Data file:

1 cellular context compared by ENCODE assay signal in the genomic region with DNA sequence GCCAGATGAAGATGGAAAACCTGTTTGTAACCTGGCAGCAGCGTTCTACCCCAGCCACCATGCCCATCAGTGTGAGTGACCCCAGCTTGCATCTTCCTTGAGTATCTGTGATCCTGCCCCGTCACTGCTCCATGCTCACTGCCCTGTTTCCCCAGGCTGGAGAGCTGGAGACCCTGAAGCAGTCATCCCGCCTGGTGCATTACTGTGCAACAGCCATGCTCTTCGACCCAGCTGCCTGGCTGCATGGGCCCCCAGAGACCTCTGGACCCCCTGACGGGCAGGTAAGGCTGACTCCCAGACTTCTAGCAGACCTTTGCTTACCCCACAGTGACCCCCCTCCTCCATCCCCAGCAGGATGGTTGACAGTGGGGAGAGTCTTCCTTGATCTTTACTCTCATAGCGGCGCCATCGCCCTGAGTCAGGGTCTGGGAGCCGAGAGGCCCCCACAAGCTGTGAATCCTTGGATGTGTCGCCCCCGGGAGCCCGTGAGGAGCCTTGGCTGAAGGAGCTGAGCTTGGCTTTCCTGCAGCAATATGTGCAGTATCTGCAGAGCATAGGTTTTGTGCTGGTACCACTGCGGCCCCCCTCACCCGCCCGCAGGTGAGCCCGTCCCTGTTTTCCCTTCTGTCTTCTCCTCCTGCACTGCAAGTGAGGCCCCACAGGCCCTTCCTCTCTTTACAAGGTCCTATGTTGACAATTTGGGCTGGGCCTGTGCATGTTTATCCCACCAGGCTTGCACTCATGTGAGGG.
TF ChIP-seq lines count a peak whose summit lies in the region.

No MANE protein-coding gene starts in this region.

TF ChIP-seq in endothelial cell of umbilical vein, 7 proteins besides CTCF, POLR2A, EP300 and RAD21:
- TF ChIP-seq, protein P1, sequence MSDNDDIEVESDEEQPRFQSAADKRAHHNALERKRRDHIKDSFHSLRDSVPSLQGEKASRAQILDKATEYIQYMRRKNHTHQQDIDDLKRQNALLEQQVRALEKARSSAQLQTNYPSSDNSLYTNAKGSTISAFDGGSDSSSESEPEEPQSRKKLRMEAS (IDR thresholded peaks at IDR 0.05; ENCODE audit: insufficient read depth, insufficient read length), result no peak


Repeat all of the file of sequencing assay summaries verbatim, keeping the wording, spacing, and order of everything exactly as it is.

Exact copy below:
1 cellular context compared by ENCODE assay signal in the genomic region with DNA sequence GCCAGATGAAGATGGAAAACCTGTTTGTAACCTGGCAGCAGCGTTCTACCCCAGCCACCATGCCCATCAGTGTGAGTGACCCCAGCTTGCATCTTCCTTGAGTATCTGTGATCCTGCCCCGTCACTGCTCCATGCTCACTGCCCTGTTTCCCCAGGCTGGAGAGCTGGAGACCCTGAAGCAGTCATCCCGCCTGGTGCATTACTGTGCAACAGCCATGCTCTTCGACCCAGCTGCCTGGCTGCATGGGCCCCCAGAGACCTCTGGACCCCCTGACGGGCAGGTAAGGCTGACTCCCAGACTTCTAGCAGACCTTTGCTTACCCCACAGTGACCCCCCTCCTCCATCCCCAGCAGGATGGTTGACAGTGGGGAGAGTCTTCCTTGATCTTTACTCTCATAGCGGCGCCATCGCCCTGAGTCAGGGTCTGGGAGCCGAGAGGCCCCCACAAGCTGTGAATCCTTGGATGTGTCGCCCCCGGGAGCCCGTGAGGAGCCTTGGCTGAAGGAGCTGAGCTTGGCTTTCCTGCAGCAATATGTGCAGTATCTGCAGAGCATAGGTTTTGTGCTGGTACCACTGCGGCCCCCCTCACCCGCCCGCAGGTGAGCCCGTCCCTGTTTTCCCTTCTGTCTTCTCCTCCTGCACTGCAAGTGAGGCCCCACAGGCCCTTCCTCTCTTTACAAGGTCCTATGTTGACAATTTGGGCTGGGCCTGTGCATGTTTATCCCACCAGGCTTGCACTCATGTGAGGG.
TF ChIP-seq lines count a peak whose summit lies in the region.

No MANE protein-coding gene starts in this region.

TF ChIP-seq in endothelial cell of umbilical vein, 7 proteins besides CTCF, POLR2A, EP300 and RAD21:
- TF ChIP-seq, protein P1, sequence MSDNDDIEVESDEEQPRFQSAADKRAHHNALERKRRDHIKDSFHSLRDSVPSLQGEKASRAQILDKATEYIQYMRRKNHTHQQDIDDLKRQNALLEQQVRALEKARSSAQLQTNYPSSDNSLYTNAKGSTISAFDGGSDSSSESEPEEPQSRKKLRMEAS (IDR thresholded peaks at IDR 0.05; ENCODE audit: insufficient read depth, insufficient read length), result no peak